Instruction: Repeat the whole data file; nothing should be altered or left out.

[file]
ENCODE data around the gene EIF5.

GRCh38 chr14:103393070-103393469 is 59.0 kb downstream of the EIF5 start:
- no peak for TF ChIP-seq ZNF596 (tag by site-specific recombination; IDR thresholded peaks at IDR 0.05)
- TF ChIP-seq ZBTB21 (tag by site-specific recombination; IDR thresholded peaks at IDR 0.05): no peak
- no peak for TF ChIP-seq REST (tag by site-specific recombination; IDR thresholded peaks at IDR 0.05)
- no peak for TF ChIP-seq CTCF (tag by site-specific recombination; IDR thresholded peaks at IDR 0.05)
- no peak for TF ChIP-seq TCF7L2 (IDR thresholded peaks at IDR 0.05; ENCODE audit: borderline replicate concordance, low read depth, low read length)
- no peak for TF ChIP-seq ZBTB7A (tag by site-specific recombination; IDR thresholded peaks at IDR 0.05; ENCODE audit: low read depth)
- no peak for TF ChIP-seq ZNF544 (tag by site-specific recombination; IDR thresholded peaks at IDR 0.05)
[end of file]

ENCODE data around the gene EIF5.

GRCh38 chr14:103393070-103393469 is 59.0 kb downstream of the EIF5 start:
- no peak for TF ChIP-seq ZNF596 (tag by site-specific recombination; IDR thresholded peaks at IDR 0.05)
- TF ChIP-seq ZBTB21 (tag by site-specific recombination; IDR thresholded peaks at IDR 0.05): no peak
- no peak for TF ChIP-seq REST (tag by site-specific recombination; IDR thresholded peaks at IDR 0.05)
- no peak for TF ChIP-seq CTCF (tag by site-specific recombination; IDR thresholded peaks at IDR 0.05)
- no peak for TF ChIP-seq TCF7L2 (IDR thresholded peaks at IDR 0.05; ENCODE audit: borderline replicate concordance, low read depth, low read length)
- no peak for TF ChIP-seq ZBTB7A (tag by site-specific recombination; IDR thresholded peaks at IDR 0.05; ENCODE audit: low read depth)
- no peak for TF ChIP-seq ZNF544 (tag by site-specific recombination; IDR thresholded peaks at IDR 0.05)